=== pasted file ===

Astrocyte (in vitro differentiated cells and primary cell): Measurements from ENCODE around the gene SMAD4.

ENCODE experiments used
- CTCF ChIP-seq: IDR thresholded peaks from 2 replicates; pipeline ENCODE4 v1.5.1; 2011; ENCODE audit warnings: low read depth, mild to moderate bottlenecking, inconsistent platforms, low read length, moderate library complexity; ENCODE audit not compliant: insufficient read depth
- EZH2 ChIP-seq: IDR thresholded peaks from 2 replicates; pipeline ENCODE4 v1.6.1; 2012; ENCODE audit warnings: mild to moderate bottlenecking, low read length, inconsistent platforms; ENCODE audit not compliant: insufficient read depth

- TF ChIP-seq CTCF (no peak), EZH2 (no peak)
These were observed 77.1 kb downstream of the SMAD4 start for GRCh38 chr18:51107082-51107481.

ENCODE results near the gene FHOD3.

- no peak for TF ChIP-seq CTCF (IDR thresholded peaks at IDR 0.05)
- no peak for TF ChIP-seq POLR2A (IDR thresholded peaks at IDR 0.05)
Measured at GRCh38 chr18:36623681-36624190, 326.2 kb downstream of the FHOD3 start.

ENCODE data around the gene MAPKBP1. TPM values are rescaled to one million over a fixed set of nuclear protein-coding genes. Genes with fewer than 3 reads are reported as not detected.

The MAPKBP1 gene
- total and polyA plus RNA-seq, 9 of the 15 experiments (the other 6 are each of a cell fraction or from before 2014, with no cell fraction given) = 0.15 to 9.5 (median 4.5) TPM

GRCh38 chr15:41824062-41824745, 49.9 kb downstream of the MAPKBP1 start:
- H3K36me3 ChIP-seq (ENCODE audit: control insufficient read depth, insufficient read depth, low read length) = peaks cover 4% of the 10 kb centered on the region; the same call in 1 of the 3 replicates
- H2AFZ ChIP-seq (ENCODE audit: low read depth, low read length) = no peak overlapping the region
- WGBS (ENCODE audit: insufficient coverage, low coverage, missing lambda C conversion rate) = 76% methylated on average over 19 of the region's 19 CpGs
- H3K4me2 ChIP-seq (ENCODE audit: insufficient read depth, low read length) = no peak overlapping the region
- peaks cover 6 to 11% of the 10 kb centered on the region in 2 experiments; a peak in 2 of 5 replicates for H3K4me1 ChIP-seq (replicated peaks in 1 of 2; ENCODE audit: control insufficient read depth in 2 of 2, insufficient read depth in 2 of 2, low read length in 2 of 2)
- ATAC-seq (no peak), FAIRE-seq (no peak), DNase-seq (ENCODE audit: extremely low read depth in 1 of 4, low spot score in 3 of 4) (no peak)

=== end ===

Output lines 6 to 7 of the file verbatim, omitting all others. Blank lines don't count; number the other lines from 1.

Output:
These were observed 77.1 kb downstream of the SMAD4 start for GRCh38 chr18:51107082-51107481.

ENCODE results near the gene FHOD3.